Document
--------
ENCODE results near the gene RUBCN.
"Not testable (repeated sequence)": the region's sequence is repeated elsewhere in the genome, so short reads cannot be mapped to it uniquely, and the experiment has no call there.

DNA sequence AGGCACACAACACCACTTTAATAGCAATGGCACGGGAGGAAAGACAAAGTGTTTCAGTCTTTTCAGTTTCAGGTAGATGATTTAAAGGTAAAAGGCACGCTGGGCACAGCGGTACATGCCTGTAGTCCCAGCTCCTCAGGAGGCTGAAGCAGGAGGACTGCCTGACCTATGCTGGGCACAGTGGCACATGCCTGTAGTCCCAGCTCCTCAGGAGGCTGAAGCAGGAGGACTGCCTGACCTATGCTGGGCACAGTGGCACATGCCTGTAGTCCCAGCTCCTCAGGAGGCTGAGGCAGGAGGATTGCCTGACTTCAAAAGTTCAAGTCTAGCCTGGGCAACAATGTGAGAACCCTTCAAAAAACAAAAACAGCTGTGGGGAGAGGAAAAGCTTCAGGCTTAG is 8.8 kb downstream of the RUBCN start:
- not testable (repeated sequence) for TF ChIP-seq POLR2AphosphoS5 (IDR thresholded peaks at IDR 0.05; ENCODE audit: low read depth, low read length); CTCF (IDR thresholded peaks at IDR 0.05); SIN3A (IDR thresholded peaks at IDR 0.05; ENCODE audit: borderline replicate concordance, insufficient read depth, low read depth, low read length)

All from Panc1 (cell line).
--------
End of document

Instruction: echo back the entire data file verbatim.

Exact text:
ENCODE results near the gene RUBCN.
"Not testable (repeated sequence)": the region's sequence is repeated elsewhere in the genome, so short reads cannot be mapped to it uniquely, and the experiment has no call there.

DNA sequence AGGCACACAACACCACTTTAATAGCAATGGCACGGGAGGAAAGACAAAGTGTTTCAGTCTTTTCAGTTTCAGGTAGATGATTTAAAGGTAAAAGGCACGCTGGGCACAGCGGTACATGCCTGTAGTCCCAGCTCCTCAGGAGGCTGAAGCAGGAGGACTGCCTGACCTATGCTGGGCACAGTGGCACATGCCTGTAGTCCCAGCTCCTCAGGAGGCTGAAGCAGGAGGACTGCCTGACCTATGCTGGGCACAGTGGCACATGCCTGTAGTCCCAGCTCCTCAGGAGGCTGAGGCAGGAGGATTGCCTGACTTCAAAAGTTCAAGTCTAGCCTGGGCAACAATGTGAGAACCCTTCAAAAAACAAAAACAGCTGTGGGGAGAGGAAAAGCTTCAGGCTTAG is 8.8 kb downstream of the RUBCN start:
- not testable (repeated sequence) for TF ChIP-seq POLR2AphosphoS5 (IDR thresholded peaks at IDR 0.05; ENCODE audit: low read depth, low read length); CTCF (IDR thresholded peaks at IDR 0.05); SIN3A (IDR thresholded peaks at IDR 0.05; ENCODE audit: borderline replicate concordance, insufficient read depth, low read depth, low read length)

All from Panc1 (cell line).